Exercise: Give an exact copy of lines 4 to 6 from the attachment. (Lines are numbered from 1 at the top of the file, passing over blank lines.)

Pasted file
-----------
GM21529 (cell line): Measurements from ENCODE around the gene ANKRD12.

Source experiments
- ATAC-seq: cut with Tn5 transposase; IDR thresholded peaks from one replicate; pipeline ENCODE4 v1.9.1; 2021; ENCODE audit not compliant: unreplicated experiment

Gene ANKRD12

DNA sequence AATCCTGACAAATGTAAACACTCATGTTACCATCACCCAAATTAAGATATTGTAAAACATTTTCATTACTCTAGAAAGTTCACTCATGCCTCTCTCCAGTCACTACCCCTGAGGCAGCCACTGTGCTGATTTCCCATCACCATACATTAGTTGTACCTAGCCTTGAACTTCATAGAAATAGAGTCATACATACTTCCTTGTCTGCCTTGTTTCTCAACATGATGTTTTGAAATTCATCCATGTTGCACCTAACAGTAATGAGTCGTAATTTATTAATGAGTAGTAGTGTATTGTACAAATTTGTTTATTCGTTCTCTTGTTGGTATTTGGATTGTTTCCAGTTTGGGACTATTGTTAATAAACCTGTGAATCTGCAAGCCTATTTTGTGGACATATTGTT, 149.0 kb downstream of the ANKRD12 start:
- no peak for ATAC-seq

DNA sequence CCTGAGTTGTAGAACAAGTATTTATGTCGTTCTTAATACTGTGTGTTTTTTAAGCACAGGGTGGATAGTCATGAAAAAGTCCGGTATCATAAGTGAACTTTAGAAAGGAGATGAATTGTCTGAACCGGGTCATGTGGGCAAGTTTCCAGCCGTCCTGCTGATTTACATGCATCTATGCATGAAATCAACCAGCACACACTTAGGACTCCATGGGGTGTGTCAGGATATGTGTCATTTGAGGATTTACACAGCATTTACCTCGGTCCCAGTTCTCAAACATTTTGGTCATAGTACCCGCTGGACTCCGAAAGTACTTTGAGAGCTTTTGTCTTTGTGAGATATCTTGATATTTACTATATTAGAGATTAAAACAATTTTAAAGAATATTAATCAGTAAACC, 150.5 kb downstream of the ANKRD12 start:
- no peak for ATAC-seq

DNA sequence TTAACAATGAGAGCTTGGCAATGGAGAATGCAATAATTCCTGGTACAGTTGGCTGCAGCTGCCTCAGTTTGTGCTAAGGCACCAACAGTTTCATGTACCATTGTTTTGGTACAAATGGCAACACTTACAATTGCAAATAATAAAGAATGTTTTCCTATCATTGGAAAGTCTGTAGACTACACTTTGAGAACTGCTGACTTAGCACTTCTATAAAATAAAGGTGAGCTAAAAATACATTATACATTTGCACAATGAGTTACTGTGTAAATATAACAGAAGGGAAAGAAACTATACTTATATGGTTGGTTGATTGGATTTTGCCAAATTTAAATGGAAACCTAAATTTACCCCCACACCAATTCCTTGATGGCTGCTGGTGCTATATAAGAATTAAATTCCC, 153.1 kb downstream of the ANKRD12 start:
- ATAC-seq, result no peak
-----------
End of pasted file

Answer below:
Gene ANKRD12

DNA sequence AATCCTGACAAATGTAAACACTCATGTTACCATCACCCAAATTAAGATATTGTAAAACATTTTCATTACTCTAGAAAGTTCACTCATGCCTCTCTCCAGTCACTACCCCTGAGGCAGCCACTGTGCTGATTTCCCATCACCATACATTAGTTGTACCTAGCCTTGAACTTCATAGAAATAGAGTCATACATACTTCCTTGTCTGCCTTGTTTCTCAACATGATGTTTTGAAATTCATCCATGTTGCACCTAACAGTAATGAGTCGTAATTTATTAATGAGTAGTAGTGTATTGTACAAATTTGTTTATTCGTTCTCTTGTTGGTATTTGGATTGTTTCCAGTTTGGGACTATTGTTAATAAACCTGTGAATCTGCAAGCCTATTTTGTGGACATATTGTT, 149.0 kb downstream of the ANKRD12 start:
- no peak for ATAC-seq